by Chris Bodenner
Alice Dreger, a bioethics professor with a precocious son, reflects on how uninformed his classmates are when it comes to basic sex ed. Her core point:
How funny that we can’t bring ourselves to tell our children the most fundamental truth about sex, that most of the time we have sex, we have it for pleasure.
There’s a chapter in American Savage, which comes out in paperback next week, about how lousy sex education is in America. I point out that we don’t teach about pleasure in our sex ed programs—which run the gamut from dangerous (abstinence-only) to pathetic (“comprehensive” sex ed programs that leave out pleasure, gay sex, and obtaining consent, a.k.a. “talking people into having sex with you”).
But talking about sexual pleasure with kids is easier said than done. Even I left it out when I explained sex to my son. That omission lead to a pretty funny confrontation…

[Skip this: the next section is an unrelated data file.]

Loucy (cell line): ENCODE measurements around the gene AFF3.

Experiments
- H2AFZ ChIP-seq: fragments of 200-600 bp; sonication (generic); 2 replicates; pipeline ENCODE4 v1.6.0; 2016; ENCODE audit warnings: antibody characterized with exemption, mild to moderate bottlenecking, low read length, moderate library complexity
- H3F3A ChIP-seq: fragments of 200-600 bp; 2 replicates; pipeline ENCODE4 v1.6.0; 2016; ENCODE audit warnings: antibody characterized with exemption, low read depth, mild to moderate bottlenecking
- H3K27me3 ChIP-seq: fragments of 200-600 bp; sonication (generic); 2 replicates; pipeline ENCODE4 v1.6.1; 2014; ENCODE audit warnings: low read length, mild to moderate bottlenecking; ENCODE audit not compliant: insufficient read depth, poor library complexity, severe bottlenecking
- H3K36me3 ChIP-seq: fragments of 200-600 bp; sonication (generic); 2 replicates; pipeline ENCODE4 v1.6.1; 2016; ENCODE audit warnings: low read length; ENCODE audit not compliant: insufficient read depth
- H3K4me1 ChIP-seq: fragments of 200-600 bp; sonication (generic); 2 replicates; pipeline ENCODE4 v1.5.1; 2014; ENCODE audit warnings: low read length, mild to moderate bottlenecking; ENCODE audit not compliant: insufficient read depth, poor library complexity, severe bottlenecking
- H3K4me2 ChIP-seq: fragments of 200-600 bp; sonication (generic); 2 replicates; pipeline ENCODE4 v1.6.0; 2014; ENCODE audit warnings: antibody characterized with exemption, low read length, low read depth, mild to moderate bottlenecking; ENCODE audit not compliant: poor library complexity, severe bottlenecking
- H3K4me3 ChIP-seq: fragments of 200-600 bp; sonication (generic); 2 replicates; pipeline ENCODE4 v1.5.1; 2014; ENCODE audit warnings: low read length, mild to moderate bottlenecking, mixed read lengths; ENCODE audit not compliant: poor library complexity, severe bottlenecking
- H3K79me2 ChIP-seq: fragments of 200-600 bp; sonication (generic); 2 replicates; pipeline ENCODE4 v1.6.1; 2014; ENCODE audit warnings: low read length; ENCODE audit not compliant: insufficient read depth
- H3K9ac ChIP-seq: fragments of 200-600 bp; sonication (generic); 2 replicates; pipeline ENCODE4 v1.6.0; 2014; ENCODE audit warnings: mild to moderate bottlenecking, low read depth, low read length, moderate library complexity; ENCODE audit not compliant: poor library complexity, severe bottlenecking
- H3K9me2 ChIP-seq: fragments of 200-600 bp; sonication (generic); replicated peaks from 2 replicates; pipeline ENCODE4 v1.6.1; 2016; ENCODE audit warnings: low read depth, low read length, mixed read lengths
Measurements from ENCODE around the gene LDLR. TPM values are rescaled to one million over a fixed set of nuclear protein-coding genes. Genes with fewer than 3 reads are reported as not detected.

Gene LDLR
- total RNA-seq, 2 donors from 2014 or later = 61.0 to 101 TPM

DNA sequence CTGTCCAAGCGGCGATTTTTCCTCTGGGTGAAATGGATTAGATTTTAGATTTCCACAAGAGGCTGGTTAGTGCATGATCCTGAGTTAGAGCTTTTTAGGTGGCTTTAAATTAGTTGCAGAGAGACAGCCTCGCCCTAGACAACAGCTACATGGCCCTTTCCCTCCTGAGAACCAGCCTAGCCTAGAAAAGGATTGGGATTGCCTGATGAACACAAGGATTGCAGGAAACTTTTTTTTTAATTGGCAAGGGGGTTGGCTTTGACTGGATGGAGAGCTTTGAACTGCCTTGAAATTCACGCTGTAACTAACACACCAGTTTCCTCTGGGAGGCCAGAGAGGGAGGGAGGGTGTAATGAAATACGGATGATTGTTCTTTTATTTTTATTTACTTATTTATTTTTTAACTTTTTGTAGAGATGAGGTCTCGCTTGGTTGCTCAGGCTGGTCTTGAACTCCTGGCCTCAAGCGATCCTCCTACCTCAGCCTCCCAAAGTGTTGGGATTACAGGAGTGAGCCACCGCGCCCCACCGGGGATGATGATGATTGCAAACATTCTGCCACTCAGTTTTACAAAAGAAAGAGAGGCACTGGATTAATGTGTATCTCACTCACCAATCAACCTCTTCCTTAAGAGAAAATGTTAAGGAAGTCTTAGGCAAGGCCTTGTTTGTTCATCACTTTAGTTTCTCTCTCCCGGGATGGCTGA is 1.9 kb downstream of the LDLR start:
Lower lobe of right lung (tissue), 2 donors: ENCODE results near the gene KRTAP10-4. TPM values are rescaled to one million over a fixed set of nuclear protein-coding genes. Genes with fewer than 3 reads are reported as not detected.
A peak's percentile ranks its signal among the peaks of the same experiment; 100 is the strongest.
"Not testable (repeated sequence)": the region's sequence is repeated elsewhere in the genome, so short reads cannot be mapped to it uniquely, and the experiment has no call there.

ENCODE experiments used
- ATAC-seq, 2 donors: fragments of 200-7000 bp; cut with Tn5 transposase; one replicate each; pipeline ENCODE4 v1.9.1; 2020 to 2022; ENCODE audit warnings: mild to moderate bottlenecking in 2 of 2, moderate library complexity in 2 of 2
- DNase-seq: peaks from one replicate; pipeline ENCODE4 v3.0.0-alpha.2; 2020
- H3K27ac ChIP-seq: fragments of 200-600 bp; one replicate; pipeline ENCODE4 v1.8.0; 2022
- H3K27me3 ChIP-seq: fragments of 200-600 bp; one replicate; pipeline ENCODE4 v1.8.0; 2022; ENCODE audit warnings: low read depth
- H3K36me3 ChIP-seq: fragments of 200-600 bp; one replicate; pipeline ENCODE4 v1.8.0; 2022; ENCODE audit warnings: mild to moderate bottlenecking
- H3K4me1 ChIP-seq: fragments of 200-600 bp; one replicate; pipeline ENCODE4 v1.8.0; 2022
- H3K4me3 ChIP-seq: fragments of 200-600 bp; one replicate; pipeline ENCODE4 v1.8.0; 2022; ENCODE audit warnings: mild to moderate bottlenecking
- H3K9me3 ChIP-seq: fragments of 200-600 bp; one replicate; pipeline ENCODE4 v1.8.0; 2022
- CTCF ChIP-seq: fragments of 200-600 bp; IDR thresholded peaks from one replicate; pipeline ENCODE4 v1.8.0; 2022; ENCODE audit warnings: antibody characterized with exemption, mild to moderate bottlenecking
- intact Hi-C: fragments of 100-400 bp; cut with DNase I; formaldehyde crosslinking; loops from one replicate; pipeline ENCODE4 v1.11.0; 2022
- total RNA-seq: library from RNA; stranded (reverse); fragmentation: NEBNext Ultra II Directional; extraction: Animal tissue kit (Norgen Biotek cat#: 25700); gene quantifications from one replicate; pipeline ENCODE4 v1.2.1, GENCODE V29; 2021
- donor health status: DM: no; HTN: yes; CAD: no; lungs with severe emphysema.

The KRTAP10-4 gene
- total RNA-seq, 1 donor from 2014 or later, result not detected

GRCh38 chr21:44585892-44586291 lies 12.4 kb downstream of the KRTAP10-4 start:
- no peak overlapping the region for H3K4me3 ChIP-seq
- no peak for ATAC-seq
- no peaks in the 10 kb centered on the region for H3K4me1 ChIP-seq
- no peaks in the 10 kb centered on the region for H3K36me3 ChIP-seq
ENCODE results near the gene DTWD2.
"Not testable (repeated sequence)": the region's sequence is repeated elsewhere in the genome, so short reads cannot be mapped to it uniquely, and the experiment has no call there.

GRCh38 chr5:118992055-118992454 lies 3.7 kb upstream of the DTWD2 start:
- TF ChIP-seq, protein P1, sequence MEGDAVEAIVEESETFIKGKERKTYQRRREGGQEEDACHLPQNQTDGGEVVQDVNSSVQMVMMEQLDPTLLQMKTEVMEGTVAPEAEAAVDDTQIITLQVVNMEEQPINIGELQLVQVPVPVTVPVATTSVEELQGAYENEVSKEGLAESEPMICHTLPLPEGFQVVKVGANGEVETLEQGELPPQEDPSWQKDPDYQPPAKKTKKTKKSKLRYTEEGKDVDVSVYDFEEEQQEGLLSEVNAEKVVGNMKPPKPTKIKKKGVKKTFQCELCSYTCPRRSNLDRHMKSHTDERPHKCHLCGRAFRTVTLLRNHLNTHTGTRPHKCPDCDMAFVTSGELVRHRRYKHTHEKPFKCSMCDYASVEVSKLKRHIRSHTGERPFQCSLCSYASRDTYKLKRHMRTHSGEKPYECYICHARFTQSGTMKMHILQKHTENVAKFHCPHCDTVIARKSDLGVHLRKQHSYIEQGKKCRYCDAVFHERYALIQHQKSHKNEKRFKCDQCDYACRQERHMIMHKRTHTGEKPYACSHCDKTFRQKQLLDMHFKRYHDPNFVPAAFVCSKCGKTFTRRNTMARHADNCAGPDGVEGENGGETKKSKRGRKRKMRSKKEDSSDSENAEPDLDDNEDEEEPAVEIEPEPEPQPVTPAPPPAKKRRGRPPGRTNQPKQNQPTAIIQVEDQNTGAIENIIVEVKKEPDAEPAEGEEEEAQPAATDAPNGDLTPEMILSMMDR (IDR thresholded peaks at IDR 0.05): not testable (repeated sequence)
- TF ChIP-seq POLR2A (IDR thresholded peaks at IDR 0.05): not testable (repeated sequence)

One day my then-eight-year-old son came into the kitchen and jumped up on the counter. He narrowed his eyes and gave me a strange look.
“Two men can’t make a baby,” D.J. finally said.
That’s true, I told him, two men can’t make a baby.
“Then you and daddy have sex for no reason,” he said.
Most of the sex that goes on out there—gay sex, straight sex, solo sex—is for “no reason,” or more accurately for a very good reason—for pleasure. And yet most parents, myself included, leave pleasure out of “the talk.” And if a sex-advice columnist who believes that pleasure needs to be incorporated into sex education leaves pleasure out, can you blame sex educators for ducking the issue?